The “old” Danish Center for Earth System Science existed for the five year period from December 1997 to November 2002. DCESS-1 was funded with an 8 million dollar grant from the Danish National Research Foundation and consisted of a major branch at the Niels Bohr Institute for Astronomy, Physics and Geophysics, University of Copenhagen, and a minor branch at the Biological Institute, University of Southern Denmark (Odense). The DCESS director was Professor Gary Shaffer (Copenhagen; physical and biogeochemical oceanography, climate modelling). Professor Donald Canfield (Odense; marine geochemistry, microbial ecology) and Professor J Ray Bates (Copenhagen; dynamical meteorology, climate modelling) acted as associate directors. There were about 20-25 and 6-8 scientists, technicians, administrative personnel and Ph D students in the Copenhagen and Odense branches, respectively. The major DCESS research themes were Climate System Stability, Role of the Ocean in the Climate System and Chemical and Biological Evolution of the Atmosphere and Ocean.
In a lead editorial in Science from June 15, 2001, DCESS was listed among a "...mere handful of U.S. and European institutions (that) offer graduate programs and the kind of interdisciplinary working environments that are essential for the rapid development of ESS (Earth System Science)".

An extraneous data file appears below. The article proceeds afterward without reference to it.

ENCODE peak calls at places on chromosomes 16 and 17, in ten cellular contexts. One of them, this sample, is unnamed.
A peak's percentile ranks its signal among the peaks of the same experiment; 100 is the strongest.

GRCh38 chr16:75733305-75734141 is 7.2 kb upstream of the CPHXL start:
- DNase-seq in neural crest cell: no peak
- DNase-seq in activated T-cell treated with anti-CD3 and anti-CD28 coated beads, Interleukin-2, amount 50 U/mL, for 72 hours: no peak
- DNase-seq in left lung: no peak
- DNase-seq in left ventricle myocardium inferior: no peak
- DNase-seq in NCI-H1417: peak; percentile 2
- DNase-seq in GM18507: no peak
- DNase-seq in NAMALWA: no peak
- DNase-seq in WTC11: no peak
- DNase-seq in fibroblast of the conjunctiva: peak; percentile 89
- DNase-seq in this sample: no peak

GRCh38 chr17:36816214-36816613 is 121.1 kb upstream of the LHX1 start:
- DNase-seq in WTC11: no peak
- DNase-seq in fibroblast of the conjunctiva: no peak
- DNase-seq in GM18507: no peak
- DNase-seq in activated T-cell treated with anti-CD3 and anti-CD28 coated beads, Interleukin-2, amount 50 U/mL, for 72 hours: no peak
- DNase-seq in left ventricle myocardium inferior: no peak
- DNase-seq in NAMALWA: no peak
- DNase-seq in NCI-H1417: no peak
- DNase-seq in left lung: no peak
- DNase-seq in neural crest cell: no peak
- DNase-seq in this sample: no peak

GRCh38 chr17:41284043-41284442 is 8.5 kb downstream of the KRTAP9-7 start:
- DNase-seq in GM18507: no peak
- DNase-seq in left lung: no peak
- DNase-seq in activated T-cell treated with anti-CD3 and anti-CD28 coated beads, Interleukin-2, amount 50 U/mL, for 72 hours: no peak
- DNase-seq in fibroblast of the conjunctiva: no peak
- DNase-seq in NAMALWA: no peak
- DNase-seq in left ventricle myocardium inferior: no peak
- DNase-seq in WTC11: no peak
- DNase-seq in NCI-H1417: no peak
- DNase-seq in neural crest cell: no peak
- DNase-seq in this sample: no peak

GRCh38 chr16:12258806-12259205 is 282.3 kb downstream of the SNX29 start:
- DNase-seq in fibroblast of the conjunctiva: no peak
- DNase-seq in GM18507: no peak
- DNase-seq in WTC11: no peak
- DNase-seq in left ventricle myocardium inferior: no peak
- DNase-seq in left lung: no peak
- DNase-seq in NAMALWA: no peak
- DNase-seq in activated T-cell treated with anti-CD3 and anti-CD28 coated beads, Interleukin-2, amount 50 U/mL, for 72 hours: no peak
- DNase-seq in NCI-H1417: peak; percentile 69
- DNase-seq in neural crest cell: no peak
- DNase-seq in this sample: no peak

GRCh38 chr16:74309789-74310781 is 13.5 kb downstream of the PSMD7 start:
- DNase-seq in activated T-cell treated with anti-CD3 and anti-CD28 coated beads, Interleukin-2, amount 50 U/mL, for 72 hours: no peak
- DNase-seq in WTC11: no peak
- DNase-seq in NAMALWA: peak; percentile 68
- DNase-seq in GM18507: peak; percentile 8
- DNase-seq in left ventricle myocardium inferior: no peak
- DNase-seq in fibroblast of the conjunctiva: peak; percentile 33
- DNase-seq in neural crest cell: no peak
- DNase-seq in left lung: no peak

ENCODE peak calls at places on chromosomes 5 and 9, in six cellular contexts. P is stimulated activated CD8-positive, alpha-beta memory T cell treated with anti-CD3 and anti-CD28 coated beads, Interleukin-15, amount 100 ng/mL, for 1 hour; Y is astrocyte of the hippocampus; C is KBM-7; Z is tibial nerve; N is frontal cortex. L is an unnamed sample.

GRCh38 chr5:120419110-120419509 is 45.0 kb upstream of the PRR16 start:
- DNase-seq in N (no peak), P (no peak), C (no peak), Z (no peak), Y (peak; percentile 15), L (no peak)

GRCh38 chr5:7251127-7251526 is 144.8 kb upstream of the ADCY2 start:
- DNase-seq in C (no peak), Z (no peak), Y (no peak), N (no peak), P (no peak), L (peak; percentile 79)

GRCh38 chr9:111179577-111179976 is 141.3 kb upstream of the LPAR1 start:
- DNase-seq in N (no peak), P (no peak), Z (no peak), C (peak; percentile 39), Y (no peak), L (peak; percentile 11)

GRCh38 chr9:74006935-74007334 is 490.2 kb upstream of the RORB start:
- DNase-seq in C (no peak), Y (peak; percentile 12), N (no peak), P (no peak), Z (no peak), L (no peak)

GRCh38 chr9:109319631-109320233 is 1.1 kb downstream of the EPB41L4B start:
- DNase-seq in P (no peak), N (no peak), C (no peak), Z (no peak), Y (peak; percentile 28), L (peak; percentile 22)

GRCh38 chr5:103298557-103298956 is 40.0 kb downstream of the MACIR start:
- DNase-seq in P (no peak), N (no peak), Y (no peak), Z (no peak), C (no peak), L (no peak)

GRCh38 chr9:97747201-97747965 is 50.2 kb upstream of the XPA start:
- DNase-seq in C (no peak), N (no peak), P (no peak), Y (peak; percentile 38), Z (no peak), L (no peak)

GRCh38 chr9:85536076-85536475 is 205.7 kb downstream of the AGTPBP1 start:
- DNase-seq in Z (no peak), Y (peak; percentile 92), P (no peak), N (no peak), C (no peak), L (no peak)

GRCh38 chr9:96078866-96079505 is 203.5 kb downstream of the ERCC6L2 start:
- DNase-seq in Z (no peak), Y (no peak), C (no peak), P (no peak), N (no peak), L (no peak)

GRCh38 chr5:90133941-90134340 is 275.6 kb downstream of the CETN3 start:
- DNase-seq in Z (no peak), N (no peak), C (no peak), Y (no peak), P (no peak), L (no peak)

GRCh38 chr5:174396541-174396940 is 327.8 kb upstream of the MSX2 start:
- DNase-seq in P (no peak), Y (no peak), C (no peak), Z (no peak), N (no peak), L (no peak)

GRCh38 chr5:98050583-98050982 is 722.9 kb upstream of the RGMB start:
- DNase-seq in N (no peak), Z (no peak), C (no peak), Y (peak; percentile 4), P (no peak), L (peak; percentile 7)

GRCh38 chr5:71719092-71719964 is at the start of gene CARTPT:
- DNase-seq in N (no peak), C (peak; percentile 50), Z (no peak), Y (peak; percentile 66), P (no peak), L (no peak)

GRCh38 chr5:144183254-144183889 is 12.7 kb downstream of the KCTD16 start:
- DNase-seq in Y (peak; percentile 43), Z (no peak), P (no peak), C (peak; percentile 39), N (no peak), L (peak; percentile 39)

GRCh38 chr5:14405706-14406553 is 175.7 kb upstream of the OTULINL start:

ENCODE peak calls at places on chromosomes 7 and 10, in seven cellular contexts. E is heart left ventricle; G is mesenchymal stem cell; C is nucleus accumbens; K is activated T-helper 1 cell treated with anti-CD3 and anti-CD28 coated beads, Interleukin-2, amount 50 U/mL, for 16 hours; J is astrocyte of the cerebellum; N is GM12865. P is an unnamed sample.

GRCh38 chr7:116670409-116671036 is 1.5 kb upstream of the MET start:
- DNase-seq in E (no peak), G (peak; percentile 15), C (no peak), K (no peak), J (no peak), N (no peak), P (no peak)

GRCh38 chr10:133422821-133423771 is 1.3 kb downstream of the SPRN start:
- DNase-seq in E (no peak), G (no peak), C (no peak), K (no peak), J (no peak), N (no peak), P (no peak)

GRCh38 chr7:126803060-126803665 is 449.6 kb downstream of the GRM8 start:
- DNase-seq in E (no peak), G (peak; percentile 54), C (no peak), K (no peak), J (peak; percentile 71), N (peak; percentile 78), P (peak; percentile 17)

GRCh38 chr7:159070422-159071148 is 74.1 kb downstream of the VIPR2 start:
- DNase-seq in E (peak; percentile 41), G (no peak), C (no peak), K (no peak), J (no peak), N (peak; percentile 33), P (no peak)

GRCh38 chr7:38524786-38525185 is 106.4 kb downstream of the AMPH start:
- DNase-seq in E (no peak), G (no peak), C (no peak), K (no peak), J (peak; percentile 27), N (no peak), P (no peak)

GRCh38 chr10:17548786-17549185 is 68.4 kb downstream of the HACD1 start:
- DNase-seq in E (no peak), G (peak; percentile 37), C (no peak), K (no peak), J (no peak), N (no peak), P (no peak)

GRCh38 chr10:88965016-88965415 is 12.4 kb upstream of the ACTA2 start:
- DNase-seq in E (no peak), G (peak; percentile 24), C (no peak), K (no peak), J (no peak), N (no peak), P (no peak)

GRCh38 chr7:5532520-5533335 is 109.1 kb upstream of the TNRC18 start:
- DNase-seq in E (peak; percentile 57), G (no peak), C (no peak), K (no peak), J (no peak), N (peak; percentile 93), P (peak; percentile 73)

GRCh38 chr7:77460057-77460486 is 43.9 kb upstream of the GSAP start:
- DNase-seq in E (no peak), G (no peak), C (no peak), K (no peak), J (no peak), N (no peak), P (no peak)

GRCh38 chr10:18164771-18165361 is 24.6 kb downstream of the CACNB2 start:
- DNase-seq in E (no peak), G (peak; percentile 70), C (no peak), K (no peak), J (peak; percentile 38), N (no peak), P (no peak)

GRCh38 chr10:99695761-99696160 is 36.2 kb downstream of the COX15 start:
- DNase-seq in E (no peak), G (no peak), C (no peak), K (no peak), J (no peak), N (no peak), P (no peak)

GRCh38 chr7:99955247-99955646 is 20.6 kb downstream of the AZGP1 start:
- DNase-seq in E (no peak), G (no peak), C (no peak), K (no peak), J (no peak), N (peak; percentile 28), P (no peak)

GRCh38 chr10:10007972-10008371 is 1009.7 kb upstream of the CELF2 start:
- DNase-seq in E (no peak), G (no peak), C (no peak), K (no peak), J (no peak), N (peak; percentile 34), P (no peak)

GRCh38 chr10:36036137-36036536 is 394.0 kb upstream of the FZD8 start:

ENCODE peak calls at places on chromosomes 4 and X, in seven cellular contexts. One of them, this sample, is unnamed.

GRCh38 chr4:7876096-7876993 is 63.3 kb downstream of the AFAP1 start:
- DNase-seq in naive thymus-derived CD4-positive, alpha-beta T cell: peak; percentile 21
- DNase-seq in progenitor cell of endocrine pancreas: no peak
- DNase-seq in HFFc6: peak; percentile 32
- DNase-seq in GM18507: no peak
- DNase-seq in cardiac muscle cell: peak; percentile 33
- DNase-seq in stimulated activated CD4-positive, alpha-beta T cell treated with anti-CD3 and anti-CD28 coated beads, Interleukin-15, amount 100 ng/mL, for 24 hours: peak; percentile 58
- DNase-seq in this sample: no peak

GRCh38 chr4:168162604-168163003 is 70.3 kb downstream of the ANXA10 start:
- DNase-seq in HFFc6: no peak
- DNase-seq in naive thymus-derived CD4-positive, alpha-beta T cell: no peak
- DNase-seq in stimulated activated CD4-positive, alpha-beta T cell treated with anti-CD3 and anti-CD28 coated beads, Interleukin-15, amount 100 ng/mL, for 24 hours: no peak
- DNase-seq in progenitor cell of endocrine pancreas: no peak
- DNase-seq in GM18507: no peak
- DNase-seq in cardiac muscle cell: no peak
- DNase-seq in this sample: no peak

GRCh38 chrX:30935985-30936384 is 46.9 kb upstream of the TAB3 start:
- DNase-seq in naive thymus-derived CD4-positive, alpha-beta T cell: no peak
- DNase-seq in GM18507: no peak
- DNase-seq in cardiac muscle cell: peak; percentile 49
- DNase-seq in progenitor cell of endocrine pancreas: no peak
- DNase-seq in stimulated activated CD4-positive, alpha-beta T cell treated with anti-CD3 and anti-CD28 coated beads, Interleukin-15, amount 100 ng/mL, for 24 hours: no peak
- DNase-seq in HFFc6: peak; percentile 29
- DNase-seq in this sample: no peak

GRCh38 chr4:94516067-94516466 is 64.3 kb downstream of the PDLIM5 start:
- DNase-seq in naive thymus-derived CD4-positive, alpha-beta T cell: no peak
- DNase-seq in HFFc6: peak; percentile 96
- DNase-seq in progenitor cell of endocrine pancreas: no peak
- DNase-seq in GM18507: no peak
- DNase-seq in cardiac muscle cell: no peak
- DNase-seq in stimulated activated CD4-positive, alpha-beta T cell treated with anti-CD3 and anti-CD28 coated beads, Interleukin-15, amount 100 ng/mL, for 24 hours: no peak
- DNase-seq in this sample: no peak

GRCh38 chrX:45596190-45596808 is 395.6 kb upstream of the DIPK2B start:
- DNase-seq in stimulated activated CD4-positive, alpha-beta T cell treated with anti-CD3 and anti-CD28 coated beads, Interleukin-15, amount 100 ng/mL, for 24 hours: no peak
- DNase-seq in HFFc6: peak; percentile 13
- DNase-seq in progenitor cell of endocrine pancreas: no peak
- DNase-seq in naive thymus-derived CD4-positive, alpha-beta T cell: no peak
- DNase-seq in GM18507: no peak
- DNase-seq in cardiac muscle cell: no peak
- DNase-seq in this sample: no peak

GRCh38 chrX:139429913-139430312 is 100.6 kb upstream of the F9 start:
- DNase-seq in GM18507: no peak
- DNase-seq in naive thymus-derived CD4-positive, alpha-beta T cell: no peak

And, indeed, DCESS was a great research and teaching success, as documented by our five-year report and publications therein and as emphasized by an international evaluation panel of DCESS (“first-rate group of researchers”, “cutting edge of earth science”, “pioneering work”, “exceptionally talented and energetic students and post-doctoral fellows” …). Nevertheless, the Danish National Research Foundation decided not to renew DCESS for another five year period. University politics and research funding “wheeling and dealing” brought us to our knees (see the DCESS Chronicle for the complete story).
On May 15, 2003, a “new” Danish Center for Earth System Science was formed as a small, private foundation with the purpose of carrying the flame of Earth System Science research and teaching from the “old” DCESS Copenhagen branch (Information on what became of the Odense branch can be found under www.nordcee.dk). During the last five years or so we have been working mainly on developing the DCESS Earth System Model but have also had occasion to run Ph. D courses in Earth System Science on Bornö Station in Gullmar fjord on the west coast of Sweden